Logansport Pharos-Tribune from Logansport, Indiana on August 21, 1896 · Page 8
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Logansport Pharos-Tribune from Logansport, Indiana · Page 8

Logansport, Indiana
Issue Date:
Friday, August 21, 1896
Page 8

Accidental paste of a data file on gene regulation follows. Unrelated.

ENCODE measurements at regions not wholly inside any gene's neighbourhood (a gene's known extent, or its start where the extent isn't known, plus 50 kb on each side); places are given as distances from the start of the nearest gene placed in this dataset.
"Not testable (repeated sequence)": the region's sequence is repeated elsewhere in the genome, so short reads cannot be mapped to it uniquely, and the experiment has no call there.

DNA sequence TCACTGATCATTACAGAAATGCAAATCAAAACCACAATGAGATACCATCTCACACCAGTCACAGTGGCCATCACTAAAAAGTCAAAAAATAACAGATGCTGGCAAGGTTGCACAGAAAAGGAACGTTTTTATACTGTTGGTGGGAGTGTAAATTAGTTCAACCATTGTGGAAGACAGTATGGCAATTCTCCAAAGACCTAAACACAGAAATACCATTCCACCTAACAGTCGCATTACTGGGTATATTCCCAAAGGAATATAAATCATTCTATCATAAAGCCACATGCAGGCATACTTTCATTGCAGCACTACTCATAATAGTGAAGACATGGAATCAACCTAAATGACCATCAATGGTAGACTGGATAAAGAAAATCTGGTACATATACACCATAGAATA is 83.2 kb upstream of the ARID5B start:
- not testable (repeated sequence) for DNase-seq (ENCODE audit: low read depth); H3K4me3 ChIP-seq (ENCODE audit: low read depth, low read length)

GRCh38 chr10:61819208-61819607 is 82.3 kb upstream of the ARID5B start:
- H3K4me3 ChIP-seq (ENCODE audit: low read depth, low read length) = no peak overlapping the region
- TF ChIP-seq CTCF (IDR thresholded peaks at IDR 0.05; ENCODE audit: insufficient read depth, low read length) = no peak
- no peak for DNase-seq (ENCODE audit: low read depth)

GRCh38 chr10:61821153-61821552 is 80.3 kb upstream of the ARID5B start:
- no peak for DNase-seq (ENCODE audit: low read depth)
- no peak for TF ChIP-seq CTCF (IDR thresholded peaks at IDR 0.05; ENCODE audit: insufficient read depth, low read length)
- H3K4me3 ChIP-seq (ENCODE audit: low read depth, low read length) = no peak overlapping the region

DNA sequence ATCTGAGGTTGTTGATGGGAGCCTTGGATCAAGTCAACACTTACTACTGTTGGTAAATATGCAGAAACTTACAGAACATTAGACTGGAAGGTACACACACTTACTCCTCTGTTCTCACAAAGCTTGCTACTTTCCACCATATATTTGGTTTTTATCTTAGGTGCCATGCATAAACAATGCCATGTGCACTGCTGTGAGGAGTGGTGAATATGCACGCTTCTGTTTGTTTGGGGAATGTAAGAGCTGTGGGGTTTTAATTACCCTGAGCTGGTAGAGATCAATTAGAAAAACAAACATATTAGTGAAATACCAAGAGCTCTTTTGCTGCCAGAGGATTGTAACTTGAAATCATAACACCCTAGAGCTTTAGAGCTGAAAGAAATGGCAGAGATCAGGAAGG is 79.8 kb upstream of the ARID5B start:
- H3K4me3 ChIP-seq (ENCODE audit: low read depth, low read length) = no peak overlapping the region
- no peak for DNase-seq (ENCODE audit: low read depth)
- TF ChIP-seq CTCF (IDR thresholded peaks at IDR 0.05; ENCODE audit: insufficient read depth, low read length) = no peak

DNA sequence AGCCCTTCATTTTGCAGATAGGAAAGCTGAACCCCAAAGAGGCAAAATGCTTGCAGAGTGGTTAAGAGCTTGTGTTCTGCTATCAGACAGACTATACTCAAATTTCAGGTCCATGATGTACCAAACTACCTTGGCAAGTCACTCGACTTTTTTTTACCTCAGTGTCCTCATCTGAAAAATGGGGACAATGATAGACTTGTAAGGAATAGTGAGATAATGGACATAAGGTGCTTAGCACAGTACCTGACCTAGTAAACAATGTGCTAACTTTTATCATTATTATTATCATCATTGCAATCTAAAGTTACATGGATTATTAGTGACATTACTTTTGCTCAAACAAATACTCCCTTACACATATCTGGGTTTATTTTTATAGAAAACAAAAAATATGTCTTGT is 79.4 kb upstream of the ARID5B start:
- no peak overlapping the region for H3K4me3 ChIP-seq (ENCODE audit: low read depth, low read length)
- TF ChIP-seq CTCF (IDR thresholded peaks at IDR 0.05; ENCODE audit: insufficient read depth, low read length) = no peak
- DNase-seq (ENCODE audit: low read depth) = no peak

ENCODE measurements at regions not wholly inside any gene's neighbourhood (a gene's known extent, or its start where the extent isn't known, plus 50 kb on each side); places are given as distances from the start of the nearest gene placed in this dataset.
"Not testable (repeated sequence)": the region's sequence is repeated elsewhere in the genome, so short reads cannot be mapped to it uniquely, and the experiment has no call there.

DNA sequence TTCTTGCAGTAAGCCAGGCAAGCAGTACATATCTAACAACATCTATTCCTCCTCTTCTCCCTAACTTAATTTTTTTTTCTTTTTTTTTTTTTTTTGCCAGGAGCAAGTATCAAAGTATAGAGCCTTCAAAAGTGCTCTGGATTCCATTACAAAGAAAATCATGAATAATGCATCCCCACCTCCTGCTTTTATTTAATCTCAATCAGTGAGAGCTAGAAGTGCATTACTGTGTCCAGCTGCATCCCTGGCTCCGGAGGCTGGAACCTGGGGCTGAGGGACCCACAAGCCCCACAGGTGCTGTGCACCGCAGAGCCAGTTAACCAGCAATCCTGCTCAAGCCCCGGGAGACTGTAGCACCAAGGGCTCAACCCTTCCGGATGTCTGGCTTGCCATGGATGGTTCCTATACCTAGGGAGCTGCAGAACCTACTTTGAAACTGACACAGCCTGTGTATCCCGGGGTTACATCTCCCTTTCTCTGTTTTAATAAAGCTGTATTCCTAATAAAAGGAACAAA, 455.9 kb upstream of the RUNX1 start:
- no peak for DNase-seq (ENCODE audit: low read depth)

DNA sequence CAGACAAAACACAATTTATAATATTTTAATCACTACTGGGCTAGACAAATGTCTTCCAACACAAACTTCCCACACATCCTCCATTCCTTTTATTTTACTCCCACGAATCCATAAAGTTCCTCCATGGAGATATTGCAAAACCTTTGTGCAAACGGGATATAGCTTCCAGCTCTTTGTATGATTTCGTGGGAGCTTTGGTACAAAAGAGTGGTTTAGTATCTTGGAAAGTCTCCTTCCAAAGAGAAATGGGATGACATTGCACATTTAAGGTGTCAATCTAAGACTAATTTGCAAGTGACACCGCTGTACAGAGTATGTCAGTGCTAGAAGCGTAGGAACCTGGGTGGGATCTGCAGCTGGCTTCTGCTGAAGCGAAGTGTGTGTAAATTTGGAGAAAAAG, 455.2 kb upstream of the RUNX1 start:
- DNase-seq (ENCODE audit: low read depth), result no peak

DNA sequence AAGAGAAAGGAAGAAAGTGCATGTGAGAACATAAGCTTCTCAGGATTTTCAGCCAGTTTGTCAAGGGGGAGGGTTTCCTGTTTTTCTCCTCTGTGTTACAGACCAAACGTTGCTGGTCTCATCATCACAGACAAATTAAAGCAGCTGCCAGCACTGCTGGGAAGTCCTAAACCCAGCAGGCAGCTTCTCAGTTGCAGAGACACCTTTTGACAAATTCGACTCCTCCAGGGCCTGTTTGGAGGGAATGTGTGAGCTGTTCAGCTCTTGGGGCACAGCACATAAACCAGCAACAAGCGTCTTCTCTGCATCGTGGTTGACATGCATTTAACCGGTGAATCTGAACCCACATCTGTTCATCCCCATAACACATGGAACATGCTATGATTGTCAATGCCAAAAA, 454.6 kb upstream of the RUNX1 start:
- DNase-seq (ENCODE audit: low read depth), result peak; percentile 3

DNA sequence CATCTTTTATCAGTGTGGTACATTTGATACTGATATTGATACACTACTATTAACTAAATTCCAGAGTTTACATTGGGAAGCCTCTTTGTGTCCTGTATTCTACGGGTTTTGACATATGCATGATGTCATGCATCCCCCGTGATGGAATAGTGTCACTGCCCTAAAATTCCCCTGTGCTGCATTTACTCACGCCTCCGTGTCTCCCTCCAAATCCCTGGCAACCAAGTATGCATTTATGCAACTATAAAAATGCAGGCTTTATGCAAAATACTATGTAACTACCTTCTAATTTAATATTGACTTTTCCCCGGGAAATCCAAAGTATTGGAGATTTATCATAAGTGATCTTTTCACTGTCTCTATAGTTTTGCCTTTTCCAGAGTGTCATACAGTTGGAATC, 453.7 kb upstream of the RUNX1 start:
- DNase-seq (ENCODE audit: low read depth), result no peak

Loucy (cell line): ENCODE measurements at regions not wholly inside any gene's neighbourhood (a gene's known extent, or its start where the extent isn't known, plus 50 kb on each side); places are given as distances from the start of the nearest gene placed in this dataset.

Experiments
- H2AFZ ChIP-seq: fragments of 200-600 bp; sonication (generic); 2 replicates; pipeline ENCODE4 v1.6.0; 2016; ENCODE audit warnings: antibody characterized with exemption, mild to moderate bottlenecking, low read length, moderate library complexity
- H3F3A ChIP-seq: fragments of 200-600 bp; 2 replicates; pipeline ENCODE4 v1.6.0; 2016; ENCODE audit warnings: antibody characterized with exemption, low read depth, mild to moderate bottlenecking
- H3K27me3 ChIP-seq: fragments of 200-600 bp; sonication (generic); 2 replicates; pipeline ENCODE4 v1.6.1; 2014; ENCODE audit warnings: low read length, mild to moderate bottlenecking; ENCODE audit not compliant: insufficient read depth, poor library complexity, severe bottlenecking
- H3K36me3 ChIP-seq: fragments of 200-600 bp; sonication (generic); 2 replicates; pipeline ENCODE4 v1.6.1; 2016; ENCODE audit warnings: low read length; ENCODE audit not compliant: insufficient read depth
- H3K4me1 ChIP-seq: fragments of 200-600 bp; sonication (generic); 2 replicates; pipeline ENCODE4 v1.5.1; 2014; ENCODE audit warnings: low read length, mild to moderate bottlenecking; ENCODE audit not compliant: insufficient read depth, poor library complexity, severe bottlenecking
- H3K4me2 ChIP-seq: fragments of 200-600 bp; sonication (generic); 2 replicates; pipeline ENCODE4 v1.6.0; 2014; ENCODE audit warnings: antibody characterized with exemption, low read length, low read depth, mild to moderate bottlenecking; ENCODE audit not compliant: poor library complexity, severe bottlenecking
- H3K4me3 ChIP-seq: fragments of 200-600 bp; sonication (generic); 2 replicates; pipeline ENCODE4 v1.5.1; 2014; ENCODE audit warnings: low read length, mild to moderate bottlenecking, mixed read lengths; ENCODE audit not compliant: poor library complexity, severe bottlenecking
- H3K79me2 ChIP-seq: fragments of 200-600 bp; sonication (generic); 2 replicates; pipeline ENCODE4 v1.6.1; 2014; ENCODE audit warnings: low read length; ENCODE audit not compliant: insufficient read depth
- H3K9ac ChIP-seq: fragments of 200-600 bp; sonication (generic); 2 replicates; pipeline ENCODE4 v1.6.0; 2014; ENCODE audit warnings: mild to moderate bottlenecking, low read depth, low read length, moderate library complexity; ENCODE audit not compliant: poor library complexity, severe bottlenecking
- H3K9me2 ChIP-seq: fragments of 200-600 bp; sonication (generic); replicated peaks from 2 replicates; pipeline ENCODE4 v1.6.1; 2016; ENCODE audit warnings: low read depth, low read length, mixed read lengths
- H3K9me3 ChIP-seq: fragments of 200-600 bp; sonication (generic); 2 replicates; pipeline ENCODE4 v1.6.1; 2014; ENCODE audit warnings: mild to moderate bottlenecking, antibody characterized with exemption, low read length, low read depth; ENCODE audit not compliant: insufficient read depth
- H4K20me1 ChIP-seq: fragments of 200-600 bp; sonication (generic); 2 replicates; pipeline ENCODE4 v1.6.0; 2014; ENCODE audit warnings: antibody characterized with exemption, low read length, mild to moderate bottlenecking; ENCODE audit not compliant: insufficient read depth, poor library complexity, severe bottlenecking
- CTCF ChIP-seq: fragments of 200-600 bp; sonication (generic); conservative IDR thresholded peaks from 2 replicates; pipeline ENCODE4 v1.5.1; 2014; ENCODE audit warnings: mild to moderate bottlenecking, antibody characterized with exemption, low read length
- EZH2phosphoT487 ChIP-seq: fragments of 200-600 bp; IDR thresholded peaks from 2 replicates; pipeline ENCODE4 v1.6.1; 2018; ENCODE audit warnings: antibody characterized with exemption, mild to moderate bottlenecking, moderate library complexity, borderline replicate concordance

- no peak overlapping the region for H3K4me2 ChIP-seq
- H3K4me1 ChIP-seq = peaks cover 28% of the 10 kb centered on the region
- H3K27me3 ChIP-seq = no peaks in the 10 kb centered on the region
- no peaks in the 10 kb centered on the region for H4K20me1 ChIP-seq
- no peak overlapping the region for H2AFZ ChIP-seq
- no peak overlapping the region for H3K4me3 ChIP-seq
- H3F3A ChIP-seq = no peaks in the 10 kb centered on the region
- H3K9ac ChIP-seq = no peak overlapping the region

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Small Ware and Notions •••-...• . i For a few days Prices will be cut in two. Here is a partial list of the prices we offer. Curlers 3c Each Thimbles 2c , Each Pins, full Count 2c A. Paper Safety Pins 3c Dozen Corset Stees Double Clasp 8c a pair Hooks and Eyes Patent 5c a car FAMILY LINEN THEEAD, 2 SPOOLS FOR 5 CENTS. Seamless Stock- Itcdrtiug euette ifliieltU Combs 8c per pair 6c Tape 2c Per Boll ELairPins 4c Per Box Taffeta Seam Binding 7c Roll Silver Waist 8c 5c Kid Hair Curlers 6c a dozen, and many other Notions and small ware that we offer at a sacrifice. THE GOLDEN RULE. THE OLD LINERS Democrats who Demand Sound : Honey are Rallying. NATIONAL CONVENTION The Call For District flass Con, ventions. THE FARMERS. 1 What They Have Lost During Depression. Editor Journal: There arc hi Logaus- fiort 2,000 laboring men whoso not earnings have lu'on reduced, on account of shorter hours, caused by the depression of Hit 1 past three years, tiio results of tlio throats :in<l policy of the Pemo- cnttic pai'ty. They do no: consuim- f.lie products of the farm, such as f 'moats, eggs, vegetables, etc., by tlic amounts they li:ivo lost in wages, for it Is :i well-known fact tluit when tho shop men niul other railway employes make wages such us they did i.n '91-'9'2 Cheve- :u'o no more liberal buyers any •wu.erev But with a loss ol! limo has iromc loss mouoy cacli mor.th, and tiacon, liominy uncl the coarser foods fake ttie place of fresh moats, fruits, vegetables, etc. The net earnings have been at least !?100 pet 1 man less the pnst three years. Take two thousand men spending less each year by ?100, means a .yearly loss to the producers of farm products of $200,000, or a total loss, since July 1S03, of over ,?000,000. Farmers, think of this when you cast your ballots Ju November and let them be cast for that firm friend of American labor, Wm. McKluloy, for what is our gain is yours. Give us full ..time iu shop and factory and we will I>uy. just that much move of your products.. A RAILWAY EMPLOYE. GRANT WINS The Hardy Rider Who Mas flany fledals. FIRST. IN CLUB For the Martin Prize--0ther Racing; Events. THEY ARE SHY. ' The ailveritos organized a Bryan and SevaH club at. tlie Wostsidc engine house Wednesday night. Chas.«E. Cartor made the principal address -which •was listened..-to by sixty-four persons, one-third of whom wore Republicans attracted' there out of- idle* curiosity. Eleven names were signed as members of the club, but one well- known cigar dealer would not; sign, •until assured that the names would not be published. After nine gentlemen bad declined to .serve as a leader of a marching club the tenth one was prevailed upon to accept. THEY ARE LEARNING. Lucius B. Swift, a prominent Republican speaker of Indianapolis, Vas In the city yesterday on his way from Kewanna to Amboy, where he spoke last night on the Republican Issues. Mr. Swift reports crowded houses at all places he has visited, and -says the people are anxious to.hear the sound money side/of the question as they are beginning to see through the fallacies of the free silver, arguments and orators. , ADDITIONAL LOCAL. Overcoat for.a song of a price Harry Frank's farewell sale. There will be a free band concert by the Military band tonight at Spencer park. The condition of R. S. Mountain Is growing serious, ho having had a severe chill yesterday. John V. Smith and Miss Iclo "Walters, both of the Soutliside, were united in marriage Wednesday night by the Rev. Howe. The Bee Hive as of old Is the first in the market and as usual will be headquarters for all the novelties of tho *cason. 300 dozen now shirt waists, every *tyle and kind, any size from 32 to 44, tut at the actual cost of raw material. —Bee Hive, Why Not Subscribe for the DAILY JOURNAL 40 Cents a Month. It was an excellent aft'crnou for racing. Tho track was iu fair condition and everything was favorable to tho riders but a rattier stiff wind that met tho sprinters'011 the last stretch. There was not a large audience, but the events produced enough enthusiasm to give tlie races the dignity of a moot. Of course the Interest was centered particularly iu the Club championship handicap of the Riverside Cycling club. This was the third evtnt on the list and was won by Charley Grant'in 2:32^. Grant was a 50 yard man and Charley Ferguson, the scratch rider, took second place. David Morehart, the winner of the Martin medal in the last contest, was third man over the tape. He was a 73 yard man. Frank Skinner was a 50 yard man, and Charles Euyart, Clare Ray and George Riddle were 100 yard riders who failed to make the pace that was needed to place them among the early finishers of a pretty mile mn. This contest was for blood, and the riders earnestly entered into tho work. Tho time was not so fast as might be expected oC the riders who started, but some fast work was done in the first half. Grant set a killing pace for that distance and succeeded in shaking oR' Charles Ferguson, his most formidable rival, at that point. The last half he had no apparent difliculty in leaving the field. "-The mile race, a match between Skiuner and Grant, the two men who made a State record for 200 miles, was a loaf until tho last eighth when Grant ^sprinted well forward and established ills claim to superiority over his companion on the memorable double cen- tury'trip., The men Svc're started once with the pacc : m,alcer, Beryl Morehart, far in tho lead. Tho match riders hunff back from pace-making, and were called to the tape for a fresh try. The pace-ranker again pushed too far ahead and was of little value, though they ..drew into his neighborhood at tho half, when David Morehart took tip the pace. Again there was a wait and Skinner was forced to set the pace. Wheu tho last sprint came he failed to show up as strong -as his friends expected and Charley Grant shot over the tape five lengths In tlie lead. Walter Lewis was the timer and on the Grant-Skinner event his watch lu- dicated 2:47. It was a loaf. The first event of the afternoon was the one-fourth mile open. Charles Ferguson, the crack who is not riding this season, won out from Charley Grant •and Clare Ray in 44 4-0. . In tho half-inllo, to decide the claims of George Ridillo and Clare Kny, friendly rivals, Riddle was the winner. Each of the riders made a winning effort. The time was 1:24. This was a pretty race and excited much applause. The finish was tho prettiest one. of the Tho I Inn- was not phenomenal, 245, but the starters worked luird nnd perspired freely. All finished but a youth iiiiineO Day, who I'oll on tlie back stretch. Wharlield was lirst, Roufh second, ami Burkcnrutli third. The live mile handicap wns won in slow time, though tin; lirst five laps wure finished in 7:-.!fi. Tho last halt' of. the ride w,-is stretched out to consume eight minutes and twenty-eight .seconds of valuable tiun'. Tho wiiijiw: iV.'IS <",'|.',-")l. Jl MTtllcIl 141.1.11, UIlu IliS Lima \viis :ii!:.17. Skinner was a socoiid well back and Diivo Morehiirt was a good third. Beryl Moreluirt succeeded iu pulling awuy from Guorjto Riddle in tlie final stretch and tho latter quit. They-were about 300 yards behind the first bunch.' Each had a. handicap of 250 yards, Euyart, witli a handicap of 100 yards, did "not start. Ferguson, the ouly : scratch ninn, also failed to start Dave' Morehart had been assigned a hundi-. cap of'300 yards and Charles Grant! and Frank Skinner were cacti entitled to 75 yards but they, witli Dave More-' hart, started from tlie tape, n.nd on tho fifth lap caught and passed the' long start men. From that on there was no speed developed and the race was without interest, being a double event, tho forward bunch composed ot three scratch riders and the hlnd^ guard being the handicap riders, ! The first lap was made in 1:31.1 -Morehart gave tho pace to Skinner on' the third lap. This was completed In 4:40, and on the fourth 1,-ip Riddle was making tho pace for the, van, while Grant sot tlie gait for the three who were hard on the trail of tlie 250 yard pair. The fifth whirl saw. Skinner setting tho pace, and he took his squad a merry clip, drawing in and eating up the gap between the scratch men and the first couple in rapid style.. The fifth lap, nnd half the distance, was made in 7:49, and on the first quarter of the sixth lap, Grant drew up to pace the handicap men who still led. Riddle pulled'a way from .the bunch, and showed for a time unusual staying powers, though his. Judgment .was not so evident. He headed the field on .tlio turn into the stretch, but when the leaders passed the line Grant,.Skinner and Dave Morehart wore the men who were well up in front. On the seventh round Dave Morehart was working hard and Grant nnd Skinner kept him pegging at the pace, both riding easily. Skinner took the pace on the eighth circle and made the boys.ride for the- halt'. On the ninth ami tenth laps,' however, until the last sprint, all loafed. Tlio race next month, will .do-' cldc the ownership of the Martin medal and the championship of the Riverside club. Those who secured places In the test yesterday will be entitled to enter the final. ... .....'. There will be State conventions to elect delegates nearly every day between now and the national convention •Delaware will name delegates Saturday, New Hampshire tomorrow, Michigan next Wednesday, Teuuesse next Monday, Georgia next Wednesday, Nebraska tomorrow, Missouri next Wednesday, Pennsylvania, next Tuesday; West Virginia a week from Saturday, Indiana next Wednesday, New York a week from Saturday, Virginia next Wednesday, South Dakota one week from Friday, Illinois next Tuesday, Wisconsin next Wednesday, North Dakota next Wednesday, Iowa next Wednesday, Louisiana one week from tomorrow. Ai'ka lisas probably on the 27th, North Carolina next Wednesday. The men in charge of the work at headquarters are confident that not more than throe Stales will be unrep- resented at the convention. ,The Slate committee of the National Democratic party set in motion the machinery for the organization of the sound money Democrats of the State. Fcrrio A. Randall, tlie conimittoomnn from tlie Twelfth district, reported tlint there arc at least 3,500 Democrats in tlie city of Ft. Wayne tvlio will support tho National Democratic ticket. It was decided that the wavering Democrats throughout the State shall be supplied with literature immediately. S. O. Fickeias was elected chairman of tlKr.conimittoe and George W. McDonald, son of the la to Senator McDonald, secretary. It was the sense of the. meet- Ing that sound money candidates tor Congress shall be nominated in the Fifth, Seventh, Eighth, Ninth and Eleventh districts. Tho question of putting a State ticket In the field was not determined, and will not bo further considered until after tlie national convention. 'CALL FOR DISTRICT MEETINGS. The following is the'call issued for the district conventions to elect delegates to the national convention: "To the Democrats of Indiana: "Since the time of Jefferson. Democrats liave'boliuvod tho success of the cardinal principles of the Democratic party essential to the preservation of the republic upo'n tho foundations established -by the fathers. • "We are today confronted by a crisis Only IT Days Left f 1f j To Close out our entire stock at ACTOAL HALF PRICE. Greatest opportunity ever offered. Overcoats Ulsters Mackintoshes I ' w / j. Men's Suits wMi mm B °y' s Suits Children's Suits Pants Hats Night Shirts If. White and Percale Shirts prce price 72, price 72 price 72 price 72 price 72 price 72 price 72 price 72 price In fact all goes at Half Price to close out the entire machine. A credit of 30, 60 and 90 days will be given on all heavy weight goods to get rid of it quick. All are welcome and respectfully invited to come- HARRY FRANK, 314 Fourth Street. 'which involves the life of those principles ;ind the honor and safety of the 'government. - ."There is now no Democratic candidate for President upon a platform of Democratic principles for which-the believers in those principles can vote. Both the platform adopted and the candidate nominated thereon at the late Chicago convention,.reject the most vital tenets of the party and Instead thereof promulgate revolutionary heresies violative of sacred obligations and subversive of government and social order, and to emphasize the departure from the Democratic creed business as may be deemed advisable. meet, and the friends of the contestant who was left by a short wheel are not entirely satisfied that he is not as speedy as the winner. In the one-eighth mile dash Charles Ferguson was an easy winner, and pedaled in like a tourist His time was IS 1 /-.-. Charles Grant was second, and easily led Dave Morehart, Skinner, Boycr and Rkldle following. •In the one-half mile open a time Hmit;..of 1:20 was set. Dave Morehart set the pace for the event, which was taken hands down by-Charles Ferguson, with Skinner, second. Xhe time Svas 1:18%. THe boys' race was a half mile trip. | T. R. Quagle a Presbyterian minister of St. -Mary's, Ohio, was a caller at Republican headquarters yesterday. Rev Quagle was on his way to Illinois on »: vacation. He reports the.. German farmers of Au Glaize county, Ohio, a Democratic Gibraltar, as flocking 1 to the standard of McKlnley and sound" money. The Bethlehem township commencement exercise will bo held at the Meten. Baptist church Saturday evening, Au? 29. .The graduates, Miss Nona Cover, Harry Grable, Marten Bookwalter and Alonxo Leffcl will be assisted by pupils from the different schools, good music will be furnished and good entertainment is expected. ; . • EVERYBODY Reads the JOURNAL. It is Read all day long. It is tffe best Advertising Medium In the city. the platform -in its essential .features was adopted by. and the candidate, upon his' own seeking was nominated as.tho candidate of the Populist party at its St. Louis convention. ''On tlie other hand, the Republican platform enunciates, and the candidate -thereon stands for, certain principles, absolutely at variance with the Democratic faith. "In this, supreme crisis representatives distinguished for their devotion and service to the party, duly chosen by the true Democracy of thirty-live of the States, after wise counsel nnd mature deliberation, moved by the profoundest and broadest spirit of patriotism, have appealed to the Democrats of the nation to save the party by reasserting Its principles, and to that end have issued a call for a national Dcino- ;cratic convention to be held in the city ;of Indianapolis on the 2d' day of September, .1890, to adopt a platform and inominate candidates for President and Vice •-President, representative of the true principles of the Democratic pnrty ;iud requested that each State select delegates to that convention. ; . ' "MEET-ING-FLACES. : Now, therefore, we, the undersigned tho duly, chosen provisional National Democratic State 'centra! committee of the State of Indiana, do hereby call upon'the Democrats of. the State who adhere, to sound Democratic principles and are unwilling to support the doctrines and candidates of the Chicago convention, to meet in mass convention In their respective congressional districts oh Wednesday, August 26, iSOO, at 1 o!clock p. m., for the purpose of choosing two delegates and two alternate delegates for each district to the National Democratic convention, to be held at -Indianapolis, September 2, 1SOG, one elector and one contingent elector for each district and one member ; of th'e State central com'mittep for each.district, and trannct such oth;:r Tho said mass conventions will meet at the following named'pla'ces, respectively: "First District—Evausville. "Second District—Viucenncs. "Third District—New Albany. "Fourth Districst—North Vernon. "Fifth District—Danville. "Sixth* District—Cambridge City. Seventh District—Indianapolis. "Ninth District—Lebanon. - ^ "Eighth District—Muncio. - * •' "Tenth District—Monon. ' "Eleventh District—Peru. r'Twelfth District—Ft. Wayne. "Thirteenth District—South Bend. "Each .of said conventions shall instruct its delegates to the national convention to meet with the delegates from the other districts at the city of not to be arrayed against any other, for all are necessary yet Mr. Shockney has been the especial friend of railroad and laboring men and they should turn out and hear him. Republican Meetings. Republican speakingswill be held at tho following places in Cass county: Twelve Mile, Saturday evening, Aug. 22d-W. T. Wilson. JToung America, Saturday evening, Aug. 22d—D. C. Justice. .'Georgetown, Saturday evening, August 22.—Q. A. Myers. Logansport, Saturday evening, Aug. 22d—Hon. Theodore Shockney of Union City. Logausport, Thursday evening, August 27th—Hon.. Frank' S. Posey *f Evausville, at the rink. Indianapolis, on the 1st day of Sop- Palmer' school house, Washington tcmber, 1S9C, at 10 o'clock a, m. and j township, Friday evening, August 21st choose four delegates and four alter-1 _yf. x. Wilson. n'ate delegates to the national convention from the State at'large, and two electors and two contingent electors for the State at large. The provisional committecman from each district shall call the convention-iti his district to order and act as chairman of the same. In the absence of -such eommit- teeman, the convention shall bo organized by choosing its own chairman. The names of the delegates and'alternate delegates, electors and contingent electors and members of the State central committee shall be promptly certified to the chairman of this committee by the chairman and secretary of the district convention. . : Anoka, Tuesday evening, Aug. 25th —W. T. Wilson. The Noble township McKinlcy club will meet at Red school house Thursday night, August 27th. There will be a meeting at the school house at Adamsboro, Wednesday night, August 2Gth. Harry Whistler will talk on sound, money. THEODORE SHOCKNEY. At The Rink Saturday Evening- August 22. ' The Republicans will open :the campaign in every county in the State next Saturday evening. Theodore Shockney of Union City, and a candidate before the State committee 1 for the nom- You need Hood's; Sarsaparina to enrich and purify your blood, create an appetite and give sweet, refreshing sleep. A' few ifl.08 waists for 48c tomorrow. Trade Palace. ' . New Ideas. IN FINE FOOT WEAR—THE: COINS TOES THE RAGE. 'lhation of Governor'will speak at the rink at 8.o'clock p. m, on above date. /While the Interests of every, .Individual and every class of men are the Interests of all,'and. one class of men ought FALL TRADE ^ ."':.- - HAS Why Not Take'a FULL PAGE AD in tlie SUNDAY JOURNAL. The dollar toe. the half-dollar toe, the quarter toe and the ten cent toe are some of. the ideas In fine shoes. The above mentioned lasts are very popular lor the coming season and why shouldn't they be? Any thing connected with silver or gold at present must be popular. These shoes, -which are tlie latest fall styles and are to be found at Filling's shoe house, are better than 16 to 1 or a gold standard. A very small amount of either gold or sllver wil1 tate a P atr of tnem and t^ca I y OU gjQ sure, of a double-standard.-I For Filling's shoes "are a'standard and it takes two to the pair. The new style shoes are quite different from the old pointed toes .that have been on sale • the past two years. They, still retain that beautiful long drawn-out effect but are decidedly round toe/instead of point Filling has a complete line of these goods. Notice window. '